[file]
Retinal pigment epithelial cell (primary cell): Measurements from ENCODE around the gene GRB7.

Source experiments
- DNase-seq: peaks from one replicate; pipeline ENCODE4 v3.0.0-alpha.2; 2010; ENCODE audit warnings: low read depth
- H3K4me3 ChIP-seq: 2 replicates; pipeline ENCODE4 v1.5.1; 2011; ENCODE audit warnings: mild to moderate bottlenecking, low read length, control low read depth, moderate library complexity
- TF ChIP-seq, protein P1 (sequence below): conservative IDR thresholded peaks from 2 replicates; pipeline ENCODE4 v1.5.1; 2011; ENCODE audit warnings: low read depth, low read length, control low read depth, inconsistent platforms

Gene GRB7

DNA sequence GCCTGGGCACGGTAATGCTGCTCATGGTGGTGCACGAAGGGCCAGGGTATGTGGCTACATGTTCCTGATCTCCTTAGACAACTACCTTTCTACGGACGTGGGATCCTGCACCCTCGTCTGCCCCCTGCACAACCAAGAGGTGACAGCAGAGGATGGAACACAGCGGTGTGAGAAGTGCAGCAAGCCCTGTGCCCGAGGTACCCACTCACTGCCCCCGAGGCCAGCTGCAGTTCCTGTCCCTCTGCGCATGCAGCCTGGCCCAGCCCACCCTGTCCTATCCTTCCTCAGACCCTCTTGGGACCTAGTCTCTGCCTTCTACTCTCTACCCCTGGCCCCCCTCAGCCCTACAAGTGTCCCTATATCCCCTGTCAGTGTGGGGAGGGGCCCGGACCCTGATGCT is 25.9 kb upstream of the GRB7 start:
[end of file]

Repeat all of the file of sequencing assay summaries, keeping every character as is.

Retinal pigment epithelial cell (primary cell): Measurements from ENCODE around the gene GRB7.

Source experiments
- DNase-seq: peaks from one replicate; pipeline ENCODE4 v3.0.0-alpha.2; 2010; ENCODE audit warnings: low read depth
- H3K4me3 ChIP-seq: 2 replicates; pipeline ENCODE4 v1.5.1; 2011; ENCODE audit warnings: mild to moderate bottlenecking, low read length, control low read depth, moderate library complexity
- TF ChIP-seq, protein P1 (sequence below): conservative IDR thresholded peaks from 2 replicates; pipeline ENCODE4 v1.5.1; 2011; ENCODE audit warnings: low read depth, low read length, control low read depth, inconsistent platforms

Gene GRB7

DNA sequence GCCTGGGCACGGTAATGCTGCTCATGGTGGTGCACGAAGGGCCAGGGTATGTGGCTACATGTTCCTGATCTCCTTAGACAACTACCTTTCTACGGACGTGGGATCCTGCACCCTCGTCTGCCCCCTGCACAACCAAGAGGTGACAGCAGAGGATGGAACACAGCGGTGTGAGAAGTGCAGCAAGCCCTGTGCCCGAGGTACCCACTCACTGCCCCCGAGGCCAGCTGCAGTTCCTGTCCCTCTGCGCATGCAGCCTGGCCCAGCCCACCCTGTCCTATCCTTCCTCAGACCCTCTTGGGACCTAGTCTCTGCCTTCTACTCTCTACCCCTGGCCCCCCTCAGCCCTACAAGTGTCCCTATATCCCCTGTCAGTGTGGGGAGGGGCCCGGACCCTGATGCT is 25.9 kb upstream of the GRB7 start: